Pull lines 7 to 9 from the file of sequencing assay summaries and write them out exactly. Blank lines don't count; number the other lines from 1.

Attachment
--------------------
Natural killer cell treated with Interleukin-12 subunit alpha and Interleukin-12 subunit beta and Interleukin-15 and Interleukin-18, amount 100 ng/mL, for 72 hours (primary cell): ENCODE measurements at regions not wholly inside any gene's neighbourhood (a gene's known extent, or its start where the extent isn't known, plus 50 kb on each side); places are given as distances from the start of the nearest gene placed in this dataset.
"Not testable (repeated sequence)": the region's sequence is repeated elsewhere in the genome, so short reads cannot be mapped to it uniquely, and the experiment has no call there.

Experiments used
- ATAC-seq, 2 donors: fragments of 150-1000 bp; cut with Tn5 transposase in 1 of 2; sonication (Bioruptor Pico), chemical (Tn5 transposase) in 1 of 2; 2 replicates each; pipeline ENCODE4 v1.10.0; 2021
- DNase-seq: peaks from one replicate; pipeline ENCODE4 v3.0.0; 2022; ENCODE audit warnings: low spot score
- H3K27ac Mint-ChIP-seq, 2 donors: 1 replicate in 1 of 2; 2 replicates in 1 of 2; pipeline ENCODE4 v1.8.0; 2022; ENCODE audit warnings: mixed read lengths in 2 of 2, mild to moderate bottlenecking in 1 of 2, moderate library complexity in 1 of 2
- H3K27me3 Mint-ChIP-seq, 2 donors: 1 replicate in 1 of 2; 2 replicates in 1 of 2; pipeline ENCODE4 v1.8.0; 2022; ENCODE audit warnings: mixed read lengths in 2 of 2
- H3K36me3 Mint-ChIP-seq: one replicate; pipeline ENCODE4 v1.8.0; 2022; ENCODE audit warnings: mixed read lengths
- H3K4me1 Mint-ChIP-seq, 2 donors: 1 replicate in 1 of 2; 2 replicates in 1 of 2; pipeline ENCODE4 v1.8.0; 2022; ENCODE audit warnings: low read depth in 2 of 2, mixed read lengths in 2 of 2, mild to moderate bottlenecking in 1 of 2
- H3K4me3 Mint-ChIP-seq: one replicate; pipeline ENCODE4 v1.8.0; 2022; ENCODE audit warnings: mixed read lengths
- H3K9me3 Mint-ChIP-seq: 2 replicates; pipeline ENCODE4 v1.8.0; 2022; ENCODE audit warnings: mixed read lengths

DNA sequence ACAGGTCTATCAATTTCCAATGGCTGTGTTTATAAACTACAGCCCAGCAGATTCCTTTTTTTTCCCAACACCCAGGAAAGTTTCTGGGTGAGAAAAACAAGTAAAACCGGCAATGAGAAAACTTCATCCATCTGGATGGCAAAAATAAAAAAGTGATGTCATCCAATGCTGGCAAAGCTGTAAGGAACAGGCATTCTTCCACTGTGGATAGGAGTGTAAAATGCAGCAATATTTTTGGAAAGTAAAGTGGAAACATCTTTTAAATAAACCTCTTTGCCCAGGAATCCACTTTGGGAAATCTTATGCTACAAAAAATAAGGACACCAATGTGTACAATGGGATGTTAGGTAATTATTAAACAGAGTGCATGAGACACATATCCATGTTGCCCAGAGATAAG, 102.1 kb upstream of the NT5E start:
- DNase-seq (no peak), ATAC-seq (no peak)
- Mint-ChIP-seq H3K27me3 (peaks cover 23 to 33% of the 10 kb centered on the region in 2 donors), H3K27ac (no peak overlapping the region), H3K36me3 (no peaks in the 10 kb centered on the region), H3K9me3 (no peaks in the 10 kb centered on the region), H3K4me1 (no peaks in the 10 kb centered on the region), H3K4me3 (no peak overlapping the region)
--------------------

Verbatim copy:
- H3K27me3 Mint-ChIP-seq, 2 donors: 1 replicate in 1 of 2; 2 replicates in 1 of 2; pipeline ENCODE4 v1.8.0; 2022; ENCODE audit warnings: mixed read lengths in 2 of 2
- H3K36me3 Mint-ChIP-seq: one replicate; pipeline ENCODE4 v1.8.0; 2022; ENCODE audit warnings: mixed read lengths
- H3K4me1 Mint-ChIP-seq, 2 donors: 1 replicate in 1 of 2; 2 replicates in 1 of 2; pipeline ENCODE4 v1.8.0; 2022; ENCODE audit warnings: low read depth in 2 of 2, mixed read lengths in 2 of 2, mild to moderate bottlenecking in 1 of 2